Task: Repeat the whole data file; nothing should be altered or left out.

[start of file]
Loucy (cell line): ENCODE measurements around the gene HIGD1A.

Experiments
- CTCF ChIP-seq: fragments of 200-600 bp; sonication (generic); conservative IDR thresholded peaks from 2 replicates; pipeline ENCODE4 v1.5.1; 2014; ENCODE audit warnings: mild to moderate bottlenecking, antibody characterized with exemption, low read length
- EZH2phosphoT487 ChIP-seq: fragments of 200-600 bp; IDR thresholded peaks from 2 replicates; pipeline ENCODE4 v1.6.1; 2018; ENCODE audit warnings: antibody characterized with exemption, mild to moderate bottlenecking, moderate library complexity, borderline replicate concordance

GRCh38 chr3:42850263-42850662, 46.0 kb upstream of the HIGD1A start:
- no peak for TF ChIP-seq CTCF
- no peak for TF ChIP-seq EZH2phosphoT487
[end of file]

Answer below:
Loucy (cell line): ENCODE measurements around the gene HIGD1A.

Experiments
- CTCF ChIP-seq: fragments of 200-600 bp; sonication (generic); conservative IDR thresholded peaks from 2 replicates; pipeline ENCODE4 v1.5.1; 2014; ENCODE audit warnings: mild to moderate bottlenecking, antibody characterized with exemption, low read length
- EZH2phosphoT487 ChIP-seq: fragments of 200-600 bp; IDR thresholded peaks from 2 replicates; pipeline ENCODE4 v1.6.1; 2018; ENCODE audit warnings: antibody characterized with exemption, mild to moderate bottlenecking, moderate library complexity, borderline replicate concordance

GRCh38 chr3:42850263-42850662, 46.0 kb upstream of the HIGD1A start:
- no peak for TF ChIP-seq CTCF
- no peak for TF ChIP-seq EZH2phosphoT487